1. What is a trojan? No it’s not a wooden horse in your computer. It’s a malicious program in your computer. How do they get on your computer? Mostly through email and surfing the internet. No, not necessarily dating sites, gambling sites or porn sites, although these types of sites can be really good venues to get infected by. If the web server at pickasite.com is infected, then you could potentially get infected by visiting that site. Trojans are very nasty pests. They can do many things and here’s the kicker, you could have one on your laptop or desktop and not even know it for days…unless you scan with your anti-virus and anti-spyware software daily. Scary huh? Here is a a good definition of trojan: A destructive program that masquerades as a benign application. Unlike viruses, Trojan horses do not replicate themselves but they can be just as destructive. One of the most insidious types of Trojan horse is a program that claims to rid a computer of viruses but instead introduces viruses onto the computer.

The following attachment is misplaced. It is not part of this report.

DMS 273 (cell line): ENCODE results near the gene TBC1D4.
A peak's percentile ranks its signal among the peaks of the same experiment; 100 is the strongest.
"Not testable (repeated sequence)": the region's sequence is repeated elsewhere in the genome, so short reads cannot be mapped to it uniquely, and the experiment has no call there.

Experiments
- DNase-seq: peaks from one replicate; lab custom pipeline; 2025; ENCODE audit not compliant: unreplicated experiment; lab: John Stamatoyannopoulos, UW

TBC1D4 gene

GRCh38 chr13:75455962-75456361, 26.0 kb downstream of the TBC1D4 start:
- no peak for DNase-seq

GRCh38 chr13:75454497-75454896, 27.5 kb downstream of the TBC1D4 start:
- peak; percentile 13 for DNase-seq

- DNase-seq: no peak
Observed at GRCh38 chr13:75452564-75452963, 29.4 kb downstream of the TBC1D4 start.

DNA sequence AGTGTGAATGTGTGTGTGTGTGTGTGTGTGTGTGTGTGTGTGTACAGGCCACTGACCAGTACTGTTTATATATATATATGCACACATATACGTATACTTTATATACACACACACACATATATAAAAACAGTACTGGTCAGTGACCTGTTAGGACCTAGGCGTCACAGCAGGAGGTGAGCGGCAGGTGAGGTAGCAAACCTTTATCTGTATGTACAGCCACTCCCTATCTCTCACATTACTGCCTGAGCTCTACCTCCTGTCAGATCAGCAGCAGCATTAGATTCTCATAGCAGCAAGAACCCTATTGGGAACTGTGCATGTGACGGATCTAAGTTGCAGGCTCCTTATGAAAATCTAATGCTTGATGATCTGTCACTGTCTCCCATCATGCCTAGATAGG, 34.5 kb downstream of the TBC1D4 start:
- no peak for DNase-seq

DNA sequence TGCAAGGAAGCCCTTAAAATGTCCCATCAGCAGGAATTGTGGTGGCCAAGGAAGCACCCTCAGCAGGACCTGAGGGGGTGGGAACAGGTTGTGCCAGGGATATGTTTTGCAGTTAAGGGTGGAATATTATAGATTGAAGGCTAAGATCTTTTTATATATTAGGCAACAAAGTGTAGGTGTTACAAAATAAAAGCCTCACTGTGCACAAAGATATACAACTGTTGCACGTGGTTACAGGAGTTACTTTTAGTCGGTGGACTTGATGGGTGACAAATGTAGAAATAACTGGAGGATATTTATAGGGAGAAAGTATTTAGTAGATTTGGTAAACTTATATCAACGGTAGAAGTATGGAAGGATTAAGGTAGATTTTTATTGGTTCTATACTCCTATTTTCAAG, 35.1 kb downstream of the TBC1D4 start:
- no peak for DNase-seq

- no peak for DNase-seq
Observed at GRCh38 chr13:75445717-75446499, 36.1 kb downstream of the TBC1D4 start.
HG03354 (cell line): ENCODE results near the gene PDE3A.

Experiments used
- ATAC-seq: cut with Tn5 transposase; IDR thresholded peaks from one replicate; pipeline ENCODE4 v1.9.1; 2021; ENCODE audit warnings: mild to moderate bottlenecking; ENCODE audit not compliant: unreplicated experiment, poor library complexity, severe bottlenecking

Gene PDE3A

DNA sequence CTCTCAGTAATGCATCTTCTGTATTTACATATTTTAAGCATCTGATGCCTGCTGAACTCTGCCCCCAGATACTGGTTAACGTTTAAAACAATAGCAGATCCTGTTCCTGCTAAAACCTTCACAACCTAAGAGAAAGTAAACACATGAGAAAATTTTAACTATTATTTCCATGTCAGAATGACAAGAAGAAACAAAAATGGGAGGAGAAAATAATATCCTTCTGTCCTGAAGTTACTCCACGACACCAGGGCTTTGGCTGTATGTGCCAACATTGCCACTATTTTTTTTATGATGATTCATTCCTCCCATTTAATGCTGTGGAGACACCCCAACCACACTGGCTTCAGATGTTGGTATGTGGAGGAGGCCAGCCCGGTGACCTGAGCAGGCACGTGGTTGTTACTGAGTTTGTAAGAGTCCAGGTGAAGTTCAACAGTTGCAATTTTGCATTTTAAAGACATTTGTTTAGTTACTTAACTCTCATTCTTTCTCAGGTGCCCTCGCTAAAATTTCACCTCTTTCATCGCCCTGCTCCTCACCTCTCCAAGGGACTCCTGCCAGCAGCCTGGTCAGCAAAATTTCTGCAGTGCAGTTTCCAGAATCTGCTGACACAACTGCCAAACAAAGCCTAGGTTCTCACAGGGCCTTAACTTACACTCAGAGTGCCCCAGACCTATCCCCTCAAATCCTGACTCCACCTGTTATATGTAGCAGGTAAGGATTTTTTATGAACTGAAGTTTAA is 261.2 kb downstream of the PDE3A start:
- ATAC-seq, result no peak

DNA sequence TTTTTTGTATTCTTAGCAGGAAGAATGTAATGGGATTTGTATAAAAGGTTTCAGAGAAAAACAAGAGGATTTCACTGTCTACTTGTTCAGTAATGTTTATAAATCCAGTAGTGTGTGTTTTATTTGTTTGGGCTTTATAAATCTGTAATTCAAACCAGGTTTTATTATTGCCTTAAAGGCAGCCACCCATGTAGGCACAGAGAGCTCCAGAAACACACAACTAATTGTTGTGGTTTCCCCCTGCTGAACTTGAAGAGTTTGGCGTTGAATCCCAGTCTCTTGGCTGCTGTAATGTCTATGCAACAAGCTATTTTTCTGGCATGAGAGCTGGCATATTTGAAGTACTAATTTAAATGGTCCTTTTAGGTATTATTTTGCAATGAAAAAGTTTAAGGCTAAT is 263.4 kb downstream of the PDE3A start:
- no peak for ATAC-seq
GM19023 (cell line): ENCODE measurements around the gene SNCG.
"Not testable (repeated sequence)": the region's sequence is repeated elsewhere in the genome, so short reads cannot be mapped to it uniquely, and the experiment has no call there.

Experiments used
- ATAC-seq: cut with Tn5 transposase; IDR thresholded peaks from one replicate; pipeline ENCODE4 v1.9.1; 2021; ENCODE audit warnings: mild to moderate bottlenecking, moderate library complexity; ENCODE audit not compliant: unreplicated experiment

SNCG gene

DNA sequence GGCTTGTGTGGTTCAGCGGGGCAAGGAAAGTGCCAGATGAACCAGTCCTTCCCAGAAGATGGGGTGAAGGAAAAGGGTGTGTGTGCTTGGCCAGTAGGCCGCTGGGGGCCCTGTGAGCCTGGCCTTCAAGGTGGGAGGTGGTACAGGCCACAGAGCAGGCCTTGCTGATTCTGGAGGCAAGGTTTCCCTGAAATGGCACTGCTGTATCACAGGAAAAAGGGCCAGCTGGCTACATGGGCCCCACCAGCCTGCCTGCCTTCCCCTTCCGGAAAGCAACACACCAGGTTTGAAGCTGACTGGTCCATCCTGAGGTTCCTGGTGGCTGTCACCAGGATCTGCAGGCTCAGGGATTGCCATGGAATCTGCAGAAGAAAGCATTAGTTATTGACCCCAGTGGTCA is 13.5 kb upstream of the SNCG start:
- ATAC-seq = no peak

2. What is a rootkit? Well this is even nastier and more harmful than the trojan. I’ve seen systems infected with a rootkit that totally commandeered aspect of the system. When infected with a rootkit, we say “you no longer own your computer”. If you suspect rootkit activity, run your anti-virus program. If this doesn’t help, call me. Here is a good definition of rootkit: A rootkit is software that enables continued privileged access to a computer while actively hiding its presence from administrators by subverting standard operating system functionality or other applications. The term rootkit is a concatenation of “root” (the traditional name of the privileged account on Unix operating systems) and the word “kit” (which refers to the software components that implement the tool). The term “rootkit” has negative connotations through its association with malware. Typically, an attacker installs a rootkit on a computer after first obtaining root-level access, either by exploiting a known vulnerability or by obtaining a password (either by cracking the encryption, or through social engineering). Once a rootkit is installed, it allows an attacker to mask the ongoing intrusion and maintain privileged access to the computer by circumventing normal authentication and authorization mechanisms. Although rootkits can serve a variety of ends, they have gained notoriety primarily as malware, hiding applications that appropriate computing resources or steal passwords without the knowledge of administrators and users of affected systems. Rootkits can target firmware, a hypervisor, the kernel, or—most commonly—user-mode applications. Rootkit detection is difficult because a rootkit may be able to subvert the software that is intended to find it. Detection methods include using an alternate, trusted operating system; behavioral-based methods; signature scanning; difference scanning; and memory dump analysis. Removal can be complicated or practically impossible, especially in cases where the rootkit resides in the kernel; reinstallation of the operating system may be the only alternative.